Literally 99% of chiropractic is a scam

Literally 99% of chiropractic is a scam

Trevor Zierke is a D.C. who published several videos that have gone viral after saying that “literally 99% of my profession” is a scam. “When I say almost all the usual lines chiropractors tell you are lies, I mean almost all of them,” he stated. Zierke then went on to give examples of issues chiropractors allegedly make up, including someone’s spine being “misaligned,” tension on nerves causing health problems, and someone having back pain because their hips are off-center. “Almost all of these aren’t true,” he concluded.

In a follow-up video, he claimed that the reasons most people are told they need to go to a chiropractor are “overblown or just flat out lies proven wrong by research.” He also noted that, while there are many scams, that “doesn’t mean you can’t get help from a chiropractor.”

In a third TikTok video, Zierke offered some valid reasons to see a chiropractor. He said that one can seek help from a chiropractor if one has musculoskeletal pain that has been ongoing for more than one to two days, and that’s about it. He stated that issues that a chiropractor couldn’t really fix include “GI pain, hormonal issues, nutrition,” among others.

In comments, users were largely supportive of Zierke’s message.

One said: “As a physiotherapist, I’ve been trying to tell this but I don’t want to like offend any chiropractor in doing so,” a commenter shared.

“Working in a chiropractic office, this is fair,” a further user wrote. “I have issues that I know an adjustment will help & other pain that would be better stretched/released.”

In an email, Zierke reiterated the intention of his videos: “I would just like to clarify that chiropractors, in general, are not a scam or are inherently scammers (I myself am a practicing chiropractor), but rather a lot of very popular sales tactics, phrases, and wording used to imply patients need treatment, and methods of treatment, have never been proven to be true,” he explained. “When chiropractors say & use these methods stating things that are not factually true—I believe it’s scammy behavior and practices. There are still a lot of very good, honest, and integral chiropractors out there,” he concluded. “They can provide a lot of help and relief to patients. But that’s unfortunately not the majority, and I’ve heard too many stories of people falling victim to some of these scam-like tactics from bad apple chiropractors.”

I rest my case.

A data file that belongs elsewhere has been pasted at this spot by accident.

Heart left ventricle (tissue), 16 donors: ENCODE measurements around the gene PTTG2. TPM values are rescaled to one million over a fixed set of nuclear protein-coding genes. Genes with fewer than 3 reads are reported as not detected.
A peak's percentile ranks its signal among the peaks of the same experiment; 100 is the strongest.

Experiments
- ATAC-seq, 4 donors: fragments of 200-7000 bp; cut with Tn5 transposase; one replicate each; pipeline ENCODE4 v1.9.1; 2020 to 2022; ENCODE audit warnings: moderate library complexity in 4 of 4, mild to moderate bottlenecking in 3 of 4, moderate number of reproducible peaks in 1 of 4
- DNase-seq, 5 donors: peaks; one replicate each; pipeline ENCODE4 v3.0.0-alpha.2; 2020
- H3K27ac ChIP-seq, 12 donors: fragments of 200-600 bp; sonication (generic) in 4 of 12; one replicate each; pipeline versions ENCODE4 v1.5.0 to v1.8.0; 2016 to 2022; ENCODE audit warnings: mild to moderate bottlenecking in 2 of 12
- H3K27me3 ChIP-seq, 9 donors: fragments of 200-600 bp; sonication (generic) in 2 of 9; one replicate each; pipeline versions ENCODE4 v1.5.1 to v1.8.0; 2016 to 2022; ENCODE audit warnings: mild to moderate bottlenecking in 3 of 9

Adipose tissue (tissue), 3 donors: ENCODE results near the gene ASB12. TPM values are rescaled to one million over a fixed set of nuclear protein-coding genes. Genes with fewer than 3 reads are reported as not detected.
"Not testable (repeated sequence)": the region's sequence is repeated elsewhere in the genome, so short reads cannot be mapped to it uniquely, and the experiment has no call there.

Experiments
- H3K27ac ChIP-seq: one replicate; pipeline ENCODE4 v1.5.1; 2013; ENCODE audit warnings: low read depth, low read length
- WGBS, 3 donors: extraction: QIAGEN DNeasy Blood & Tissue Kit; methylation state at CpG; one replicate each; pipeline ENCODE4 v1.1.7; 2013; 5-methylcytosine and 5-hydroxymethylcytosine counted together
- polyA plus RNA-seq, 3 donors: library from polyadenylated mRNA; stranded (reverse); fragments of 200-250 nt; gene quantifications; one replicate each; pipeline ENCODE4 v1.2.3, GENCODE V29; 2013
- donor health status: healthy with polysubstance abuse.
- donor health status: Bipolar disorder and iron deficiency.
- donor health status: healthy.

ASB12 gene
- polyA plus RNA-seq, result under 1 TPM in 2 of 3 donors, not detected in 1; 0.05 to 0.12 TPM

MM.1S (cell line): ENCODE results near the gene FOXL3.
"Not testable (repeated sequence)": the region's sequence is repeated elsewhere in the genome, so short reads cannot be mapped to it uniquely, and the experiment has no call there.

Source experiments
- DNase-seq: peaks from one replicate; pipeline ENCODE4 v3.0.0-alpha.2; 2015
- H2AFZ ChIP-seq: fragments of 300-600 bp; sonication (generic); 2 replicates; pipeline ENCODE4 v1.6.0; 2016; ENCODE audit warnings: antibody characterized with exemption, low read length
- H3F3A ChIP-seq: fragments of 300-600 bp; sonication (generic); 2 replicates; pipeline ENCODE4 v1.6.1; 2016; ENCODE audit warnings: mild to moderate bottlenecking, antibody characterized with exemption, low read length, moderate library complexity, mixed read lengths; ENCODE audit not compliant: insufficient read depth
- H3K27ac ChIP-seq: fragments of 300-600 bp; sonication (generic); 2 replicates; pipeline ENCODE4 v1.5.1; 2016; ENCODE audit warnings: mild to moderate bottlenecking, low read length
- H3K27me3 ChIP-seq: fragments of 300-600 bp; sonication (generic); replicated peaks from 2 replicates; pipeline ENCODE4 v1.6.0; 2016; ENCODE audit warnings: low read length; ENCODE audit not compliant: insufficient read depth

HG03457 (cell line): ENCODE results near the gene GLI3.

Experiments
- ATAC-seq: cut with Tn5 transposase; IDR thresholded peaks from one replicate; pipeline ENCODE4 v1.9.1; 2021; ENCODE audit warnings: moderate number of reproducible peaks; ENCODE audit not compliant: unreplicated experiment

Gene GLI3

9 Responses to Literally 99% of chiropractic is a scam

So why do we need chiropractors when the only valid service they offer can be better and more safely provided by physiotherapists?

I highly doubt that is what she meant.

Oh, and PT isn’t without its “idiotic theories”

So why do we need chiropractors when the only valid service they offer can be better and more safely provided by physiotherapists?

Better? Safer? Your evidence please.

“Moderate evidence suggests that chiropractic care for LBP appears to be equally effective as physical therapy.

No serious adverse events were reported for any type of care.“

Trevor Zierke is to be much congratulated for his professional and intellectual integrity.

He would be an ideal person to explain why students train and become chiropractors and not osteopaths, physiotherapists or doctors.

On the face of it, the answer could be: “because chiropractic is tolerant of, even promotes, tactics intendeded to mislead patients and take advantage of the gullible and vulnerable – and we can build a practice by using them.”

There tactics are also used by swindlers, scamists, fairground hucksters, charlatans and dishonest magicians – but should not be used by healthcare practitioners whose intentention is to practice ethically and with integrity.

All the tricks that Trevor Zierke describes, not being evidence based, are unwarranted and misleading and chiropractors who fail to obtain fully informed consent from patients are unethical.

[Magicians are inherently honest: We say “I am going to fool you” – and then we do!
Using sleight of hand or mind to steal or for other unethical purposes is a crime.
Magicians ensure their ‘subjects’ know the experience offered is for entertainment purposes only]

I don’t think he knows the definition of scam.

an illegal plan for making money, especially one that involves tricking people: (Cambridge)

He’s just looking for his minute of fame, tickling the ears of skeptics, who will throw him away once he says something they don’t like.

I had a hip pain for several years after some aggressive HIT exercise for a period. I went to a chiropractor and in a few minutes he identified that I had one leg slightly shorter than the other, maybe 1/2 cm. I then remembered that it was probably due to a problem as a toddler where I had to wear a brace on that leg for a period of time to straighten that foot. He did an adjustment which relieved the pain in the moment and put a small lift in one shoe. Problem solved that never returns unless I wear a pair of shoes without the lift for a couple days. Start using the lift and it goes away. No doctor had ever identified the difference in the length of the two legs in all the years that I had gone in for checkups.

I guess I should be glad I am part of the 1%? Sorry, but I hear too many similar stories.
Chiropractic treatment has its value where appropriate.

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This content was originally published here.

Author: topline

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